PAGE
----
If you live in Alabama and you're thinking about filing a medical malpractice lawsuit, you should know about the laws that are likely to impact your case. We'll explain some of Alabama's basic medical malpractice laws, like how long you have to file your lawsuit, what your complaint—the document that starts your lawsuit—needs to include, and more.
Alabama has a specific medical malpractice statute of limitations—a deadline for filing your lawsuit in court. In most cases, you have two years from the date of the malpractice to sue. (Ala. Code § 6-5-482(a) (2023).)
The "discovery rule." What if you don't find out about the malpractice during the two-year limitation period? In that case, Alabama's "discovery rule" might give you more time. The discovery rule lets you file a lawsuit up to six months after the earlier of:
Alabama's "statute of repose." Alabama's "statute of repose" puts a deadline on the discovery rule. You can't file a malpractice case more than four years after the date of the malpractice. This deadline applies even if you never discovered (and couldn't have discovered) the malpractice within the four-year time limit.
Can the deadline be extended? Sometimes, yes. For example, if the injured patient (the "plaintiff") is younger than 19 years old at the time of the malpractice, the plaintiff typically has four years from the date of the malpractice to sue. (See Abernathy v. Brookwood Health Svcs., 534 So.2d 563, 564 (Ala. 1988).) When the plaintiff is younger than four years old, the filing deadline is the child's eighth birthday. (Ala. Code § 6-5-482(b) (2023).)
There are other exceptions to Alabama's medical malpractice statute of limitations. If you're not sure about the deadline to file your case, a good medical malpractice attorney can help.
Failure to describe the health care provider's negligence can mean harsh consequences. The court can dismiss your lawsuit entirely. Even if the court lets your lawsuit continue, any negligent act or omission that isn't included in your complaint can't be used during the trial.
(Ala. Code § 6-5-551 (2023).)
To prove medical malpractice, you must have substantial evidence showing:
The foundation of any medical negligence case is the standard of care—what a reasonably careful, similarly situated health care provider would have done under the circumstances. If the defendant is a board-certified specialist, the standard of care must be what a reasonably careful, board-certified specialist would have done.
You'll need a qualified expert witness to prove the applicable standard of care.
Your expert witness will also need to show how the defendant failed to meet ("breached") the standard of care. The question here is: What did the defendant do wrong? Maybe your doctor missed or incorrectly diagnosed your condition. Or a nurse gave you the wrong medication. Absent a breach of the standard of care, there's no medical negligence.
You don't have a viable medical malpractice case unless you were injured by the defendant's negligence. Did your condition worsen to the point that it can't effectively be treated? Or will your treatment take longer, and be more costly and painful? Injuries like pain and suffering, emotional distress, disfigurement, and more can also be compensated.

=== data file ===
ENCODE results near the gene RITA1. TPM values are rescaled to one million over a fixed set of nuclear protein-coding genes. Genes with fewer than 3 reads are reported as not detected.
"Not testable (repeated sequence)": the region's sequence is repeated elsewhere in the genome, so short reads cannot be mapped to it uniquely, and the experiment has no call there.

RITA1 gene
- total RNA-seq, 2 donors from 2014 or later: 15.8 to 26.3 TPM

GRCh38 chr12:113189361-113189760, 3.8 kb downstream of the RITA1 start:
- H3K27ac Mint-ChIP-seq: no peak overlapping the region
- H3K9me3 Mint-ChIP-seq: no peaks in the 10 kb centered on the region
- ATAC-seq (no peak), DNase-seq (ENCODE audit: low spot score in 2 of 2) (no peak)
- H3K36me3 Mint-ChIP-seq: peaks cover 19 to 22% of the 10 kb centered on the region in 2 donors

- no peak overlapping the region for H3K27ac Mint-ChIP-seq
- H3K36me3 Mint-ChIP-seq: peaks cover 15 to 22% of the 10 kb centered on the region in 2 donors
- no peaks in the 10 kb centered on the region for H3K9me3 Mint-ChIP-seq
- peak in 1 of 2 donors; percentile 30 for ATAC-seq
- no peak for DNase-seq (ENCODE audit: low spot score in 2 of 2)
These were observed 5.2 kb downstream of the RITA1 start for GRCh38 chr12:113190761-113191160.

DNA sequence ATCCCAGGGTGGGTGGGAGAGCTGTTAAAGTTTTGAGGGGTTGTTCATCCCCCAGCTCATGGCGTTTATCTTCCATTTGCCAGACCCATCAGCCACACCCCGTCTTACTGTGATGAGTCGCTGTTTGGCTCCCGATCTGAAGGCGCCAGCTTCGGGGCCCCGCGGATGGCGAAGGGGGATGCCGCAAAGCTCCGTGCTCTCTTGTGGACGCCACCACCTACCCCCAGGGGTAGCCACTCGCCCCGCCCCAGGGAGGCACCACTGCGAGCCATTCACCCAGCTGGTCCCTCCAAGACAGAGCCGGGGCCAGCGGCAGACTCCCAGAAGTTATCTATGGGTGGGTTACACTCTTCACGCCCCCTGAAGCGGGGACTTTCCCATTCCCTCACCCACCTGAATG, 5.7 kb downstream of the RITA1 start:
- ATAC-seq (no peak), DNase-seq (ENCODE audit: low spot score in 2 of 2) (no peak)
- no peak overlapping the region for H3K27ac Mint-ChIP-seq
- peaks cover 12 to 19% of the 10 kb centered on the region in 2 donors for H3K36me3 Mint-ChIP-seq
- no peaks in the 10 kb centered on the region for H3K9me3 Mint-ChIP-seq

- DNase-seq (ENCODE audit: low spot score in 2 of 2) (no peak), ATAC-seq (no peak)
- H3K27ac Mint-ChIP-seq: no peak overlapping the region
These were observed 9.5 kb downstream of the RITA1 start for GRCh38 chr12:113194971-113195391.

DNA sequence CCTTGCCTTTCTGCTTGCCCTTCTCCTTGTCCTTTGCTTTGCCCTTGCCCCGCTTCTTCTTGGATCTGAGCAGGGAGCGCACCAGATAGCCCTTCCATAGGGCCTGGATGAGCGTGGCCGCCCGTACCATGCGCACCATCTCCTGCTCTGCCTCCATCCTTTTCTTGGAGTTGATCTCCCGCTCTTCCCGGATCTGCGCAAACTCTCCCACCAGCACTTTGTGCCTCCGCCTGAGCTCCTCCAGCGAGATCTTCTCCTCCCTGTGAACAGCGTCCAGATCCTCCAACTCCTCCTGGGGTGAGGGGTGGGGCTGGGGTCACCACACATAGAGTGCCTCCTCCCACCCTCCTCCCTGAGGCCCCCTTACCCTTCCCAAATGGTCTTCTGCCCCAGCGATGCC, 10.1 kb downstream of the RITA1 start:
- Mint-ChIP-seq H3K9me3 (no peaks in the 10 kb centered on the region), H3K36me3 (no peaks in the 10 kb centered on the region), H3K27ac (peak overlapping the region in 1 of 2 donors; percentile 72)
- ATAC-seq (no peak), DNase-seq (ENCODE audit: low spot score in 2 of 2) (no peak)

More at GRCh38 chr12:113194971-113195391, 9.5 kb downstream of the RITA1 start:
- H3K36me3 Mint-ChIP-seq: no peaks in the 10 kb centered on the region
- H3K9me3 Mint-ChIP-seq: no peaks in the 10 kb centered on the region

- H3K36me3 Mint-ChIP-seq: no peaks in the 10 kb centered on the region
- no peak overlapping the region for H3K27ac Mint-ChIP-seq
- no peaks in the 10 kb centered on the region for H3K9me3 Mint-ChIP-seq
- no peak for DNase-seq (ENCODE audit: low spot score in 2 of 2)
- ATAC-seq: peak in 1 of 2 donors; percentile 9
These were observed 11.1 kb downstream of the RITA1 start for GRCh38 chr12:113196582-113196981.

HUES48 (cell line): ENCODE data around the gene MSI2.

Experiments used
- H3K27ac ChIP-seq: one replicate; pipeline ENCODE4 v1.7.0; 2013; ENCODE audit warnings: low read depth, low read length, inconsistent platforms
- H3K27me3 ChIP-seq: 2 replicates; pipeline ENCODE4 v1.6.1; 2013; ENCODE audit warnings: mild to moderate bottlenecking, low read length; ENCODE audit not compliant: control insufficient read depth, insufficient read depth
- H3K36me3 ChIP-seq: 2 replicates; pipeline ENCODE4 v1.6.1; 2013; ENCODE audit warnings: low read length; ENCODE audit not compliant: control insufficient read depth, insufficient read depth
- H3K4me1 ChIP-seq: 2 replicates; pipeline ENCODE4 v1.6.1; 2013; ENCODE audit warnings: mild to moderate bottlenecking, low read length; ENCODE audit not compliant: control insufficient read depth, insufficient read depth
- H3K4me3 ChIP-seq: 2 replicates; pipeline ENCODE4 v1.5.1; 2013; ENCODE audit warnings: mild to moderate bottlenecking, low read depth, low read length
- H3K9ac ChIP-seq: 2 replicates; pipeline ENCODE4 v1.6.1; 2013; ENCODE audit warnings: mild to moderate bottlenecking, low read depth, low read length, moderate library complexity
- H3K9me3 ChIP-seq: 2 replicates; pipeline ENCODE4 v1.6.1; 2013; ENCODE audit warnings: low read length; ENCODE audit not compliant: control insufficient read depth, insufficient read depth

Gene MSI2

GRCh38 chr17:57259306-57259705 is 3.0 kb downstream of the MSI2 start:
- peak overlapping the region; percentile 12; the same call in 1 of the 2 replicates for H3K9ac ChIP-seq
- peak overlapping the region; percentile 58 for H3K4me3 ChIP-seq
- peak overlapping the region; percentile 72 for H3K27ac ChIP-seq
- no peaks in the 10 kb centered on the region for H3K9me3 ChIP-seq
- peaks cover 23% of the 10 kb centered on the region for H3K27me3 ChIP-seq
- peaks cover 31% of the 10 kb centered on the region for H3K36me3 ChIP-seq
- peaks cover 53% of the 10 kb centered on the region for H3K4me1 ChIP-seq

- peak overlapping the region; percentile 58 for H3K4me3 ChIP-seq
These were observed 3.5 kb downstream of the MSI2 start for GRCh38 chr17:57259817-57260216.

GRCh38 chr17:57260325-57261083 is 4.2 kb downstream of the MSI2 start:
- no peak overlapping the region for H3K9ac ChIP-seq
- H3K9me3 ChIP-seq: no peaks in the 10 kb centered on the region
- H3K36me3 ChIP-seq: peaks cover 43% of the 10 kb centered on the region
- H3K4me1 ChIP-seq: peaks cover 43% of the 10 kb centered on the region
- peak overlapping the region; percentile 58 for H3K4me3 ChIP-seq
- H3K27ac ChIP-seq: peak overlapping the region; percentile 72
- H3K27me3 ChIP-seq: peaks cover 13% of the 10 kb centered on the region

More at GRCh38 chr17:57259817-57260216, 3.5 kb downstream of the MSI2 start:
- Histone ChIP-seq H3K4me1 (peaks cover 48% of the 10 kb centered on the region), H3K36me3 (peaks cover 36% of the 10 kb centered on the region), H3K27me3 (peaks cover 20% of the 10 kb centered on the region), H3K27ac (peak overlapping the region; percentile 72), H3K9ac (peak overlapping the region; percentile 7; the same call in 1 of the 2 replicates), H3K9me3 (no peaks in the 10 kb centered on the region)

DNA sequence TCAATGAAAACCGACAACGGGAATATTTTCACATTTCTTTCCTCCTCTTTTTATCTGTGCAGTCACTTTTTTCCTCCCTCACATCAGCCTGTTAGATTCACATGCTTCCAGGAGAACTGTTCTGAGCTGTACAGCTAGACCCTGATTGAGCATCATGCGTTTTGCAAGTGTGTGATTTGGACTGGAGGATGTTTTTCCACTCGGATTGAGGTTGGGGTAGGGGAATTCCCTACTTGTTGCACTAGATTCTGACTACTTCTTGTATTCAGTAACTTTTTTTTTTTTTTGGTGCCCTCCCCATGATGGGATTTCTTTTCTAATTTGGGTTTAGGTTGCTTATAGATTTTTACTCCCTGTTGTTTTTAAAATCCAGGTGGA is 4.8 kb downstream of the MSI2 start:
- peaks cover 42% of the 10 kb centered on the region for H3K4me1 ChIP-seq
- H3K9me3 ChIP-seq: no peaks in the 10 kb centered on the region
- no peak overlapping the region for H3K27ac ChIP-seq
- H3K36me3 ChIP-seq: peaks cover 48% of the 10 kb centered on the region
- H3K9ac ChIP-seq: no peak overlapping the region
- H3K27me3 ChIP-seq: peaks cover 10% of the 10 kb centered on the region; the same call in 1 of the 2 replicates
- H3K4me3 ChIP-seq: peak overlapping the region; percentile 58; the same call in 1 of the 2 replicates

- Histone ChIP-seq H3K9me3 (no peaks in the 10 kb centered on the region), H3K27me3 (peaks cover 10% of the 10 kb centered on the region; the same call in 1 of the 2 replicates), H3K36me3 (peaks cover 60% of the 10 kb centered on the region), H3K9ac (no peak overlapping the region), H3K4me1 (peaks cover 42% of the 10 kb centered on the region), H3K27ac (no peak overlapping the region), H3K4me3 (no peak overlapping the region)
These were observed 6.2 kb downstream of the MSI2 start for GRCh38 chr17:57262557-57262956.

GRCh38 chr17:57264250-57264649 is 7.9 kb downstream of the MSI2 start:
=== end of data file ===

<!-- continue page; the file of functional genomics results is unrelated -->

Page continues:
Finally, you must show that the defendant's breach of the standard of care caused your injuries. In most cases, this element—called "causation"—follows from proving that the defendant breached the standard of care and that you suffered an injury. Sometimes, though, you'll struggle to prove causation. Your expert witness will be critical for this proof.
Many states have enacted limits, called "caps," on the damages that are available in medical malpractice cases. Alabama has tried, without success, to cap malpractice damages. (See, for example, Ala. Code § 6-5-547 (2023) ($1 million cap on wrongful death medical malpractice damages).)
The Alabama Supreme Court has ruled that the state's malpractice damage caps are unconstitutional. As a result, the caps don't apply. (See, for example, Smith v. Schulte, 671 So.2d 1334 (Ala. 1996) ($1 million cap on wrongful death medical malpractice damages violates Alabama Constitution); Moore v. Mobile Infirmary Ass'n., 592 So.2d 156 (Ala. 1992) ($400,000 damage cap in medical malpractice cases violates state constitution).)
Alabama law caps punitive damages—damages that are intended to punish a wrongdoer for malicious or grossly negligent conduct. (See Ala. Code § 6-11-21 (2023).) Because punitive damages are rarely awarded in medical malpractice cases, this cap isn't likely to impact the value of your lawsuit.
In a typical medical malpractice case, you must prove that the defendant was negligent in order to collect damages. Sometimes, the defendant will argue that you were negligent too, and that your negligence should reduce (or completely eliminate) your damages.
For example, maybe you didn't follow your doctor's post-surgery wound care instructions and you developed an infection. Your doctor likely will argue that your carelessness was the cause of the infection.
Alabama follows a harsh "contributory negligence" rule. Under this rule, you're completely barred from recovering any damages if you're even the tiniest bit at fault for your injuries. Suppose, for example, that the court finds your doctor's negligence was 99% responsible for your injuries, but that you were 1% negligent. Under Alabama law, you can't recover any compensation—even though your doctor was almost entirely to blame.
As a rule, medical malpractice cases are factually and legally complicated. You'll need expert witnesses to prove what the defendant did wrong and how you were harmed. The defendant will have an army of lawyers on their side. You should have experienced legal counsel in your corner to make it a fair fight.
Here's how to find a medical malpractice lawyer in your area who's right for you and your case.